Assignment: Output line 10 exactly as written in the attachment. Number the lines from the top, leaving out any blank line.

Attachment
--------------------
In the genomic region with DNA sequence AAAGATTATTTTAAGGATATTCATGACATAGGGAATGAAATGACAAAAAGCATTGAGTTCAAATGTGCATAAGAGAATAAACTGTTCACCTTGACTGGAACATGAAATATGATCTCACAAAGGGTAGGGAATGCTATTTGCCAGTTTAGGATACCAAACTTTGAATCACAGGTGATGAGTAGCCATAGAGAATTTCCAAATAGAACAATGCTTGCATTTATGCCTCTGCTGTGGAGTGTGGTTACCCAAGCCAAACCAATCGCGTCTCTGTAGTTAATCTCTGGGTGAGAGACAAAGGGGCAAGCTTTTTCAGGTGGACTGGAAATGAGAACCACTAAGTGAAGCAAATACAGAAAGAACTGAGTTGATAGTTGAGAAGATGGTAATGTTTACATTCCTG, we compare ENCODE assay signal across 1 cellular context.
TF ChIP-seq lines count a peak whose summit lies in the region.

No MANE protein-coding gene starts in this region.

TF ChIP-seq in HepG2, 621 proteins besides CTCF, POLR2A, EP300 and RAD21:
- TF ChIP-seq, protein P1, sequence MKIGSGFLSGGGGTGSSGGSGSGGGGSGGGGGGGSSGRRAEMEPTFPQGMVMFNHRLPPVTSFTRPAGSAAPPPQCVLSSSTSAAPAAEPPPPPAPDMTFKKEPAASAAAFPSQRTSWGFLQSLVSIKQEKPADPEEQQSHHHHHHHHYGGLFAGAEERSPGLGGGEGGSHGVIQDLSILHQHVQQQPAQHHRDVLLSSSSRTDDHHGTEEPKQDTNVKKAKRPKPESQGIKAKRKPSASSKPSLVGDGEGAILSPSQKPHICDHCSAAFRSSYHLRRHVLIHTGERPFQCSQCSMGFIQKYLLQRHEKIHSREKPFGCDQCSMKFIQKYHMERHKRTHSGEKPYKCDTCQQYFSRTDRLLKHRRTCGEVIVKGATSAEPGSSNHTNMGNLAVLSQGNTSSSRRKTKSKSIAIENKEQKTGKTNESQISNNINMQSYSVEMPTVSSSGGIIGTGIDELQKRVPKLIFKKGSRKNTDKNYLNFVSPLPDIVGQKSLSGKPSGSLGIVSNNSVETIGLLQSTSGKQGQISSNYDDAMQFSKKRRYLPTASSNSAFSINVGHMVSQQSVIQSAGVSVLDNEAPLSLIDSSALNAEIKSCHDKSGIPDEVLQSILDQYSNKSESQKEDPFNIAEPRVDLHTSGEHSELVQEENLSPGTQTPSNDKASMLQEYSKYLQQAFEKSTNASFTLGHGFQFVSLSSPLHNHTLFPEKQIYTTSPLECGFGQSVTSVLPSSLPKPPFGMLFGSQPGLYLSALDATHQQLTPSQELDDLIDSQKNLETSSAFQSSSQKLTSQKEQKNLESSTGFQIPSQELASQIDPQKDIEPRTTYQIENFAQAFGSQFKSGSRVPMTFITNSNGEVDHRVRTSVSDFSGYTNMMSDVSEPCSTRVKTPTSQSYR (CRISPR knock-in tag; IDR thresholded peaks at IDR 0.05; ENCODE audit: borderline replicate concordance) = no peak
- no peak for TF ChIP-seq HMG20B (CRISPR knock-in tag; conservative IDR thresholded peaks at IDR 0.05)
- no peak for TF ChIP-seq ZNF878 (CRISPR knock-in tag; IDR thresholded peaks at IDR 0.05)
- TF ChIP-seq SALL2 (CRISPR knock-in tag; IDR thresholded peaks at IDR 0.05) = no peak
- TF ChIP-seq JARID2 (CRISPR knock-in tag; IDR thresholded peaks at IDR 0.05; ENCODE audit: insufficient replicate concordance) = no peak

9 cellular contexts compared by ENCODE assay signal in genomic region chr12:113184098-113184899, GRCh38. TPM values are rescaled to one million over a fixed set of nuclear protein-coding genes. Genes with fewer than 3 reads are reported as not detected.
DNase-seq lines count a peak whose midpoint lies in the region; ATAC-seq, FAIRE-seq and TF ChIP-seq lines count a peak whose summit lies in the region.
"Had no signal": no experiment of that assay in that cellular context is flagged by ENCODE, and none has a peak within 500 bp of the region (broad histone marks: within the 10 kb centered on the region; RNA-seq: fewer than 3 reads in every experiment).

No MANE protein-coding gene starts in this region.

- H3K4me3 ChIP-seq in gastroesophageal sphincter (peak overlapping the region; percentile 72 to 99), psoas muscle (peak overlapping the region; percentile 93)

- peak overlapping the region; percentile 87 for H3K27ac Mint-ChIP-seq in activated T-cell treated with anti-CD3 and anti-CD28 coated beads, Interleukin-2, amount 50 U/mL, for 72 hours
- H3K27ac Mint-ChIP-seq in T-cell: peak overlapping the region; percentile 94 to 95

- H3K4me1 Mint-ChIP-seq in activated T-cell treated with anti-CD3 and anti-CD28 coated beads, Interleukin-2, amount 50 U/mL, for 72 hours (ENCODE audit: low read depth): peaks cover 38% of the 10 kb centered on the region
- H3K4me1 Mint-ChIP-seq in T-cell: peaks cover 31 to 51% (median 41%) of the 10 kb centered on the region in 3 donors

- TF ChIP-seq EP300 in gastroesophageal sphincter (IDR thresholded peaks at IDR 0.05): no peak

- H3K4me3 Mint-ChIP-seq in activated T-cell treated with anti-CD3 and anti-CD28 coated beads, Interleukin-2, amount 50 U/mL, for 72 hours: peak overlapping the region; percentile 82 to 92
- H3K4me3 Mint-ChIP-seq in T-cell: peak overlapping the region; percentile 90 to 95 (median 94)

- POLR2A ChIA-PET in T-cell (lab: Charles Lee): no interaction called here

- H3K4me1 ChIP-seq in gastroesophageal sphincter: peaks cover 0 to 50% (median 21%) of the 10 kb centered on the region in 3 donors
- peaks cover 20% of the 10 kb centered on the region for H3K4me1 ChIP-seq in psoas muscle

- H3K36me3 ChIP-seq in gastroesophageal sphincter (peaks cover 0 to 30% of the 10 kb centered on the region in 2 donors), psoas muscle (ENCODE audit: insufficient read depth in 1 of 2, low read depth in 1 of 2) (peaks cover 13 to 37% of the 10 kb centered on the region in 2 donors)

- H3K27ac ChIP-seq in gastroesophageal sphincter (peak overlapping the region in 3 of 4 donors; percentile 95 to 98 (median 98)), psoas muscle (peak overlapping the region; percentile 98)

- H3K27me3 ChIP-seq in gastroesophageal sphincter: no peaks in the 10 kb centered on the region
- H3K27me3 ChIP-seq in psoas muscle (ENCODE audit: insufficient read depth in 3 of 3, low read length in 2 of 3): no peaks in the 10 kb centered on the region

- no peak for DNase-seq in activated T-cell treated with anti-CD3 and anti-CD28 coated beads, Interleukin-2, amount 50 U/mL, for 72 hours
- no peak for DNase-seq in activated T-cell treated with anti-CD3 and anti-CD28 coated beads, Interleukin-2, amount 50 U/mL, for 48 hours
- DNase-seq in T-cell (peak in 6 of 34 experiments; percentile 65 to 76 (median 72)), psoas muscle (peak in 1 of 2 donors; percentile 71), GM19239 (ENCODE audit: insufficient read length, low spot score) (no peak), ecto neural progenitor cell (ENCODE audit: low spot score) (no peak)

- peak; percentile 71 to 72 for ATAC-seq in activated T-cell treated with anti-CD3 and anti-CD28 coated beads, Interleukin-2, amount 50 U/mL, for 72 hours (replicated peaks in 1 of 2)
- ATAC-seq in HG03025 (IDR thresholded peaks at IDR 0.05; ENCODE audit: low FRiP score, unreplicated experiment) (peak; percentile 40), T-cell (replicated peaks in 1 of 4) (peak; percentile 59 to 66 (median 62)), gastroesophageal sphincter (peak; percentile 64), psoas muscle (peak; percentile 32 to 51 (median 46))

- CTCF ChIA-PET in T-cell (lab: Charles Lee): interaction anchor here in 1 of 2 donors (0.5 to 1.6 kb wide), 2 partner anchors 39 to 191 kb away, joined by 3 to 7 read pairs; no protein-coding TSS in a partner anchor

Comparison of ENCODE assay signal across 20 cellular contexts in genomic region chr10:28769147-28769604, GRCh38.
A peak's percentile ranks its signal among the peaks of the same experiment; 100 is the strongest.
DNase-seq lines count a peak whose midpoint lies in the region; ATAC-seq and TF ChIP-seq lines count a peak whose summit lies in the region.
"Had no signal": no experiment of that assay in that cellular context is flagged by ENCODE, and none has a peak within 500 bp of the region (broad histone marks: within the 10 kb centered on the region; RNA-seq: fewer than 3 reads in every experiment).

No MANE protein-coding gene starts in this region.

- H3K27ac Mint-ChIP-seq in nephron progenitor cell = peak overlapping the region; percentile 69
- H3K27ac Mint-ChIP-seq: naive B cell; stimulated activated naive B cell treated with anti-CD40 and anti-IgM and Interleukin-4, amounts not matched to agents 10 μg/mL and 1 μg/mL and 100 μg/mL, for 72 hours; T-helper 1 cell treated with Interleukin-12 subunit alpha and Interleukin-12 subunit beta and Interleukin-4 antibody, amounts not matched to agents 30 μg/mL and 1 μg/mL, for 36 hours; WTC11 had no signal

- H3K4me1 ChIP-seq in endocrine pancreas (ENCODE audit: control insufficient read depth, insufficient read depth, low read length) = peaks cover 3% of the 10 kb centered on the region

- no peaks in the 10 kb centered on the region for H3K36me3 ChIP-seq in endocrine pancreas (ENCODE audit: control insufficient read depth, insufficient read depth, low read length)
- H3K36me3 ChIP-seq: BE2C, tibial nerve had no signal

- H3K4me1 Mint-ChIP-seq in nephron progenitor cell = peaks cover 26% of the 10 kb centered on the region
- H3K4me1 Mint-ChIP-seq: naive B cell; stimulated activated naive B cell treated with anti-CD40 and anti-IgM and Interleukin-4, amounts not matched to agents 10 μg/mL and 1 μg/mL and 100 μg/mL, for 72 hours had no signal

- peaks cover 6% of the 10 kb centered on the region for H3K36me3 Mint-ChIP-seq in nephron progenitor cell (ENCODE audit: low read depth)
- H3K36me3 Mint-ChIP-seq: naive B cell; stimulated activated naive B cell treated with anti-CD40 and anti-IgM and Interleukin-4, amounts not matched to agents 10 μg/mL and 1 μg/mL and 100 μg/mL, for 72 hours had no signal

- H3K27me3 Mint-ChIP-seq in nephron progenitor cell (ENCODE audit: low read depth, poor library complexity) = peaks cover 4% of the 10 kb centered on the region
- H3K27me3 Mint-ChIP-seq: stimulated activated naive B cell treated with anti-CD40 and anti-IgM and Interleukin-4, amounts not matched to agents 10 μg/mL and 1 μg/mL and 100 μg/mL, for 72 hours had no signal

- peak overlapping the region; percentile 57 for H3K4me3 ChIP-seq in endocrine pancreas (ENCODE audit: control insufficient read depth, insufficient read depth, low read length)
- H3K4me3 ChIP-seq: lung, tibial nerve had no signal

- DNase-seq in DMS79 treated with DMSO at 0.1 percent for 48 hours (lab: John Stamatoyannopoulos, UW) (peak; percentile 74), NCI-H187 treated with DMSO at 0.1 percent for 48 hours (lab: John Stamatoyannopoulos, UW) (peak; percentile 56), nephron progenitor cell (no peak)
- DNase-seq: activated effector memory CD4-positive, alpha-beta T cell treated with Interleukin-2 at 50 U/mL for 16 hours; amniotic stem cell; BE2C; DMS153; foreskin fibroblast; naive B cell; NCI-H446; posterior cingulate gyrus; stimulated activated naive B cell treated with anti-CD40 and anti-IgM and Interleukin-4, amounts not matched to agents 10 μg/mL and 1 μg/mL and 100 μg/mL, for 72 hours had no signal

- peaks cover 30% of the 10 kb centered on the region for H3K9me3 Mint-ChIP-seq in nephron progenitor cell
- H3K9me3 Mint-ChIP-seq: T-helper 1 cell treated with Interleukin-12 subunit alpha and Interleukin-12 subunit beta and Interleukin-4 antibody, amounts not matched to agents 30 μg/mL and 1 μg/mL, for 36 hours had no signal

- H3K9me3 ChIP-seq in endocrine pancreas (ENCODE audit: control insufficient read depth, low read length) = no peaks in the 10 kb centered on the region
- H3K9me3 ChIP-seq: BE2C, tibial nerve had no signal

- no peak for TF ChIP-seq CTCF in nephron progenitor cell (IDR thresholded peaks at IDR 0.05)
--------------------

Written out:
9 cellular contexts compared by ENCODE assay signal in genomic region chr12:113184098-113184899, GRCh38. TPM values are rescaled to one million over a fixed set of nuclear protein-coding genes. Genes with fewer than 3 reads are reported as not detected.